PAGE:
I can directly trace my love of baseball back to my maternal grandparents. I can vividly remember sitting between my grandmother and grandfather watching baseball on television. We lived in rural Idaho and the nearest Major League Baseball stadium was over 1,000 miles away but every Saturday we would be glued to the television watching the NBC Game of the Week. My grandparents would take turns teaching me the various nuances of baseball and instilled upon me that this was more than a game, it was the national pastime interwoven with our lives.
When I became old enough to play ball myself my grandparents would rarely miss a game. And regardless of how well or how poorly I played they were there to encourage me and gently coach me to become a better player. I could not ask for two more loving role models and ambassadors of the game than my grandparents. While other kids turned their attention to football or basketball my love was always baseball. The names of the games greats were engrained in my psyche as a result of one generation passing on their passion to another.
When my grandfather passed away my grandmother lived alone in the house I always visited as a boy. I would try to call her regularly or stop to see her whenever I made it back to Idaho. When grandma answered the phone she would immediately recognize my voice and within a few short minutes we would be talking about baseball. I cherished these talks and I will admit I needed to be at the top of my game when talking to my grandmother about baseball. She seemed to know all the players and would give me her take on the state of the game.
A few times we would invite grandma to visit us in Idaho. She didn’t like to travel but loved her family and would relent after us pleading with her to come. It was always an easier sell if I could somehow schedule her visits during baseball season; in particular Spring Training. She loved going to the ballpark and watching the veterans and the rookies get ready for the upcoming season. We would always talk about the roster battles and she never ceased to amaze me with her insight.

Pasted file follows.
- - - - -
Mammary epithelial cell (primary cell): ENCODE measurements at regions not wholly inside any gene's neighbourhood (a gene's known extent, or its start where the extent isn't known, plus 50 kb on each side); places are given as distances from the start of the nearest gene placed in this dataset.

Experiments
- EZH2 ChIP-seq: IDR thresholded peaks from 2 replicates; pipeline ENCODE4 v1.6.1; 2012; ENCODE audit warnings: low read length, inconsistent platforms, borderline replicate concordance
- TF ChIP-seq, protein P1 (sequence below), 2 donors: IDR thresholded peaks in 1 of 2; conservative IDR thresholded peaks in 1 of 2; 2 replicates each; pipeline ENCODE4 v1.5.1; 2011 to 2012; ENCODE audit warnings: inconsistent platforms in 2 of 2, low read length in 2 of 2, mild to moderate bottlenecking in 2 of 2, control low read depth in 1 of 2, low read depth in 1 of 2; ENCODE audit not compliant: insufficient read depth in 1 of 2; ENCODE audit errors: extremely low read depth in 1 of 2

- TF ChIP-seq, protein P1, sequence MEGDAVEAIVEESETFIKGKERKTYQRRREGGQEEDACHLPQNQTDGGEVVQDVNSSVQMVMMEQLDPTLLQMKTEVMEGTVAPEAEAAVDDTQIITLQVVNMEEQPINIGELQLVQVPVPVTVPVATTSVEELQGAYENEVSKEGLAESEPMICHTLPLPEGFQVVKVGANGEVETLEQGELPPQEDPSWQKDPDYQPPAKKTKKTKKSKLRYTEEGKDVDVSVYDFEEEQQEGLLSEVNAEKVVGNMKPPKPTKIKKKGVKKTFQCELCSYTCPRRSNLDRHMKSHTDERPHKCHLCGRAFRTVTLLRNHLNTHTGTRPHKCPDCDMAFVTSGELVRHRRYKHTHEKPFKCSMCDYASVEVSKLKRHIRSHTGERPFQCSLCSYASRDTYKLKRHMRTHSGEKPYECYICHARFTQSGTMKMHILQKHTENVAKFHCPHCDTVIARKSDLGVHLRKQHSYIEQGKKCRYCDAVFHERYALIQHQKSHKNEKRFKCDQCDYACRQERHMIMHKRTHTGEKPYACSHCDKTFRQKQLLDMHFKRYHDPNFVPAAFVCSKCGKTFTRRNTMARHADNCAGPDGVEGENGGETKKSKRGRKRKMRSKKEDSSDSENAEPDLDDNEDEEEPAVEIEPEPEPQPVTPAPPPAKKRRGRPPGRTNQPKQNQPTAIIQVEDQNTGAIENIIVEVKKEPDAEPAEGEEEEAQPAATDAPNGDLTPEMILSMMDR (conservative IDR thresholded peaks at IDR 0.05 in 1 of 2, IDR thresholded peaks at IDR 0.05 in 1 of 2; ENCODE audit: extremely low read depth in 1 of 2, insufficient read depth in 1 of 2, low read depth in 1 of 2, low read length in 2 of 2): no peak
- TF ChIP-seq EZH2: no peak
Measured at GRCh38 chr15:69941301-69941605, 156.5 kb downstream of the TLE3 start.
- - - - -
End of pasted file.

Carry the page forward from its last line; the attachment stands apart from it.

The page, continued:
When I began writing for Diamondbacks Insider magazine it was my grandmother who was my most avid reader. I had to promise her that I would send her each issue as soon as it came off the presses. While my column was only one page and 600 words she made me feel like I was a featured writer with whole issues dedicated to my writing.
I would visit her house and she would have a binder containing each issue of the magazine that my column appeared. This binder sat in her living room front and center on the table. Anyone who visited would have to endure her talking about her grandson who was writing about the greatest game on earth.
When grandma turned 90 years old we made the trip to Idaho to see her. I had with me a special gift for her. When I gave her the box she eagerly opened it to find an Arizona Diamondbacks away jersey with her name embroidered on the back along with the number 90. Tears of joy fell down her cheeks as she put the jersey on and proudly modeled it.
Although the Diamondbacks were 1,500 miles away they were her favorite team. She would watch each and every game that was televised. Partly she watched so that she knew all the players I was writing about but if the truth were to be told she was hoping to catch a glimpse of her grandson sitting in the stands enjoying the game she had introduced me to so many years ago.